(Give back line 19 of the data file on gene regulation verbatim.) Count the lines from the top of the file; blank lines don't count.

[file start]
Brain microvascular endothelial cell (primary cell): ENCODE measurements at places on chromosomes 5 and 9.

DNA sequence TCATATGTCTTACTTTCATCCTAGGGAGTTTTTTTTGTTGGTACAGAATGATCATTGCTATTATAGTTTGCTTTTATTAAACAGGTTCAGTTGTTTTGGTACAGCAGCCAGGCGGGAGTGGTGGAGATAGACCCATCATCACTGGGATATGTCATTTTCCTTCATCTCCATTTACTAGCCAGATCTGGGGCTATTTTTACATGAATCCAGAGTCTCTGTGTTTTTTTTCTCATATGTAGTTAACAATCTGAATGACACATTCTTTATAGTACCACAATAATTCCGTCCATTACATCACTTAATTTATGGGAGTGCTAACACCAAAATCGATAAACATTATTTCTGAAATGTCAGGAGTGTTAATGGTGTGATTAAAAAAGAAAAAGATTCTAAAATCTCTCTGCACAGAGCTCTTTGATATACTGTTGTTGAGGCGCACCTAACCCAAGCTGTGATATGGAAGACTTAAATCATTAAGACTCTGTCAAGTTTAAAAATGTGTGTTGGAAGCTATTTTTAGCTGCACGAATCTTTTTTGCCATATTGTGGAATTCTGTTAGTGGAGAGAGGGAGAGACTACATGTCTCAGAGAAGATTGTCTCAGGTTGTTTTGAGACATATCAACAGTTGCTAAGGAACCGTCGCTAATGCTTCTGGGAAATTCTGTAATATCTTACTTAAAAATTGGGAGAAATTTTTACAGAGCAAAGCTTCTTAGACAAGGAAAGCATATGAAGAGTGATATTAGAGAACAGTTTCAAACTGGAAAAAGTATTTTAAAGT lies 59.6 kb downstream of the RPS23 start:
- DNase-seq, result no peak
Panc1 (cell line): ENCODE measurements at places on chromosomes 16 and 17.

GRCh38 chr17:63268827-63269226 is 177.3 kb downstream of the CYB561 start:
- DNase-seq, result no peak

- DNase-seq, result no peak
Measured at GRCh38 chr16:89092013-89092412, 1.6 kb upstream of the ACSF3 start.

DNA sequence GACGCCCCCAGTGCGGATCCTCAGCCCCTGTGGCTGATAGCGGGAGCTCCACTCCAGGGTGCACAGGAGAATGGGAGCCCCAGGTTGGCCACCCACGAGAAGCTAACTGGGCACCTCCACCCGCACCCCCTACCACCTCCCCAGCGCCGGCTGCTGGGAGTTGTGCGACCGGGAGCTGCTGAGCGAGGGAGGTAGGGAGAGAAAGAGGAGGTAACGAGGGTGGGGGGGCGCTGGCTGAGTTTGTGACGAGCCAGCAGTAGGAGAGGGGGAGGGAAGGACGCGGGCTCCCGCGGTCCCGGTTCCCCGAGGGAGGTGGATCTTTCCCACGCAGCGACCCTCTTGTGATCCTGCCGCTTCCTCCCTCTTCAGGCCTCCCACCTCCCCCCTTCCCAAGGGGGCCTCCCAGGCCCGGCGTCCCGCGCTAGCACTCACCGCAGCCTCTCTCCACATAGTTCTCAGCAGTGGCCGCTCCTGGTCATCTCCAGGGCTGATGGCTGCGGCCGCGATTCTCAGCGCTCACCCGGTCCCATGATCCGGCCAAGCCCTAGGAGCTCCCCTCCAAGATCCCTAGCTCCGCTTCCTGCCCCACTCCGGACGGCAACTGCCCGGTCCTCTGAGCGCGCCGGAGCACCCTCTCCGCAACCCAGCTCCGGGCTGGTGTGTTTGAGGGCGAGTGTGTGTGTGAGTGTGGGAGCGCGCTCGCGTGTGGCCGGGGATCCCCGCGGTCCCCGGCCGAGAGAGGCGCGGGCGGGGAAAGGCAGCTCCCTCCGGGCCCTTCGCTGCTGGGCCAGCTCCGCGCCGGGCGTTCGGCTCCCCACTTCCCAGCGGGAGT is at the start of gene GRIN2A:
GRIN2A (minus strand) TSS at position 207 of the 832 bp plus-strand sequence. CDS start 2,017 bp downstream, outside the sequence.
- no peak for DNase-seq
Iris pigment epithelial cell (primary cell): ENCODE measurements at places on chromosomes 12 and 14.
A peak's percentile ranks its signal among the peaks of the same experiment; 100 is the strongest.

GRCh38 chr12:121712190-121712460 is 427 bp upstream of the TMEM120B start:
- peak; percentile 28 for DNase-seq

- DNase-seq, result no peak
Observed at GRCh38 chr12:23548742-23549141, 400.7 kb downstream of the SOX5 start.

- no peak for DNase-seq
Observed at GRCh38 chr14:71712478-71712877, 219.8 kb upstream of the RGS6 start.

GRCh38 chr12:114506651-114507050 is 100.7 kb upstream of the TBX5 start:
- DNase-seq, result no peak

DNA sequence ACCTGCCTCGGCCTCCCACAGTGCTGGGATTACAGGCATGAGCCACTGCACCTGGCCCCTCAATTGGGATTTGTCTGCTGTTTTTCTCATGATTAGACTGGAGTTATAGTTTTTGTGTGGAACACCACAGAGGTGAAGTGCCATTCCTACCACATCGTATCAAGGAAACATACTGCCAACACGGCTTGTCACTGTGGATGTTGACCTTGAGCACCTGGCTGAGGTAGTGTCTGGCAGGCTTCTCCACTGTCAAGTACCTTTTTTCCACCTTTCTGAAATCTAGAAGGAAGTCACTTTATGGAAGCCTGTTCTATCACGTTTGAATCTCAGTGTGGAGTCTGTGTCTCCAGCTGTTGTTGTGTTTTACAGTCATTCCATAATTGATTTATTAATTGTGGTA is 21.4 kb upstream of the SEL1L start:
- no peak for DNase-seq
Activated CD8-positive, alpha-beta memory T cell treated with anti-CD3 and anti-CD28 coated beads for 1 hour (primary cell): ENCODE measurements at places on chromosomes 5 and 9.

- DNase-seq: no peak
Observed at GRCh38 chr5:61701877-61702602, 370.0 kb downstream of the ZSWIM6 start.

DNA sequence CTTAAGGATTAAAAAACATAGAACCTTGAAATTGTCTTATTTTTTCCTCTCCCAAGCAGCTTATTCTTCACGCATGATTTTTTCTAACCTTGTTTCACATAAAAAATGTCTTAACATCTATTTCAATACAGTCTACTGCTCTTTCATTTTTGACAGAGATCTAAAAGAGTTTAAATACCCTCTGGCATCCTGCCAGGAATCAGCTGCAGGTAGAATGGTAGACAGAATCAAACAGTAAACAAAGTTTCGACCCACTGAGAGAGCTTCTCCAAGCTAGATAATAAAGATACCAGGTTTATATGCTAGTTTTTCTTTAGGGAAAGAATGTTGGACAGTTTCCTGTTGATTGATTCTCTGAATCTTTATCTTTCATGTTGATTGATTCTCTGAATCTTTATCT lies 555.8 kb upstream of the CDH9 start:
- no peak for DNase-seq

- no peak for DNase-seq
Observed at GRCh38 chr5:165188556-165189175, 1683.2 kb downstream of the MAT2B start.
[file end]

Observed at GRCh38 chr14:71712478-71712877, 219.8 kb upstream of the RGS6 start.